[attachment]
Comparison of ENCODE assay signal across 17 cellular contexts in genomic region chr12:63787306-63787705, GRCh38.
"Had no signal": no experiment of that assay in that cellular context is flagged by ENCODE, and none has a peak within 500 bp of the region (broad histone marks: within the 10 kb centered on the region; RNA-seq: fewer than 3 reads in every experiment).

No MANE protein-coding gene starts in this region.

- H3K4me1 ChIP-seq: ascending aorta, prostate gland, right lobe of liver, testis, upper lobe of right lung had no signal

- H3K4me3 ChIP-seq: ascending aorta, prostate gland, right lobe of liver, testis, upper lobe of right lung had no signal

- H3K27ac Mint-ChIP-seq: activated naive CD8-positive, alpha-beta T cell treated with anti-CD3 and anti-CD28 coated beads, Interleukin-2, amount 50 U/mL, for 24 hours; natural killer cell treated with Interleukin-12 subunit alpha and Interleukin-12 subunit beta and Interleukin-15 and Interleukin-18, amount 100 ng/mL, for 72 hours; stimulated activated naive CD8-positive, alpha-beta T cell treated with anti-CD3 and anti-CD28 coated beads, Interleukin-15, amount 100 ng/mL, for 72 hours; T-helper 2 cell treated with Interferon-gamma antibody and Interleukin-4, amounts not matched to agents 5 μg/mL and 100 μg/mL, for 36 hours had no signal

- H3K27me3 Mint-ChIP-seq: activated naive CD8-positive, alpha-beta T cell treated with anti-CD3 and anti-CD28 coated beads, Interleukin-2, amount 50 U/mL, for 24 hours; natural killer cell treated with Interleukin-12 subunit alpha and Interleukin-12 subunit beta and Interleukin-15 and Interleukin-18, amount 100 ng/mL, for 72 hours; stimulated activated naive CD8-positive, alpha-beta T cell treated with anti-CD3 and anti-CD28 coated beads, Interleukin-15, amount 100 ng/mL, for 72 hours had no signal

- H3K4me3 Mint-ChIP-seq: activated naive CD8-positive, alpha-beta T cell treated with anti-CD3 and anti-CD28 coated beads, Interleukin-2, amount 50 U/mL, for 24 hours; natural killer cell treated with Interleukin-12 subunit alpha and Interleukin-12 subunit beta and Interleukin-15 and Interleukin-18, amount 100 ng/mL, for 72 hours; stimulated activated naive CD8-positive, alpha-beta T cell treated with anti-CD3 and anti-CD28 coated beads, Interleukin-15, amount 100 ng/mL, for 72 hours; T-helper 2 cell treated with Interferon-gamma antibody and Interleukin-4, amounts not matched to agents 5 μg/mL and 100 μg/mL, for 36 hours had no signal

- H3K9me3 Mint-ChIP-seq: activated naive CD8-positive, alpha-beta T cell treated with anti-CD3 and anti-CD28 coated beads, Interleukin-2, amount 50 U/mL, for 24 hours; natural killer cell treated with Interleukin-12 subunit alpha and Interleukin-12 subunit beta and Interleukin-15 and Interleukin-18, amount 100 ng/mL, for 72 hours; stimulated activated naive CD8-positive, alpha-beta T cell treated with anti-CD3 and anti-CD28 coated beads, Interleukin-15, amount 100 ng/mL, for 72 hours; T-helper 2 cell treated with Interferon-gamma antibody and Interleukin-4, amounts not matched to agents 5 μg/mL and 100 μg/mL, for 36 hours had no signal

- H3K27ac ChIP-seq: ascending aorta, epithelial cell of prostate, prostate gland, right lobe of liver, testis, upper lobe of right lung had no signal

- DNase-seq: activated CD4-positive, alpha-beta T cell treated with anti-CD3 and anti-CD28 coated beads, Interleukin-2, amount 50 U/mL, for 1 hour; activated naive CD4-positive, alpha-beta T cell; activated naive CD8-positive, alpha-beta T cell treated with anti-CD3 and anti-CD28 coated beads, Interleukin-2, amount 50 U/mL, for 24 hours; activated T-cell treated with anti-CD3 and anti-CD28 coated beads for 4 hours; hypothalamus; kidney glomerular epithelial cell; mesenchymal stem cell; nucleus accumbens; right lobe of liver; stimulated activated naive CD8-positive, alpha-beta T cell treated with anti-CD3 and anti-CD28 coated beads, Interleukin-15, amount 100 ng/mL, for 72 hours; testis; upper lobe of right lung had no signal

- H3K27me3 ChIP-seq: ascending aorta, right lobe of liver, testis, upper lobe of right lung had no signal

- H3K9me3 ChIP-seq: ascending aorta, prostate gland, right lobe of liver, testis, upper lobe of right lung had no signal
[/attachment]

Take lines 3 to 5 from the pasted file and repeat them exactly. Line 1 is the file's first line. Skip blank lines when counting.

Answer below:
No MANE protein-coding gene starts in this region.

- H3K4me1 ChIP-seq: ascending aorta, prostate gland, right lobe of liver, testis, upper lobe of right lung had no signal

- H3K4me3 ChIP-seq: ascending aorta, prostate gland, right lobe of liver, testis, upper lobe of right lung had no signal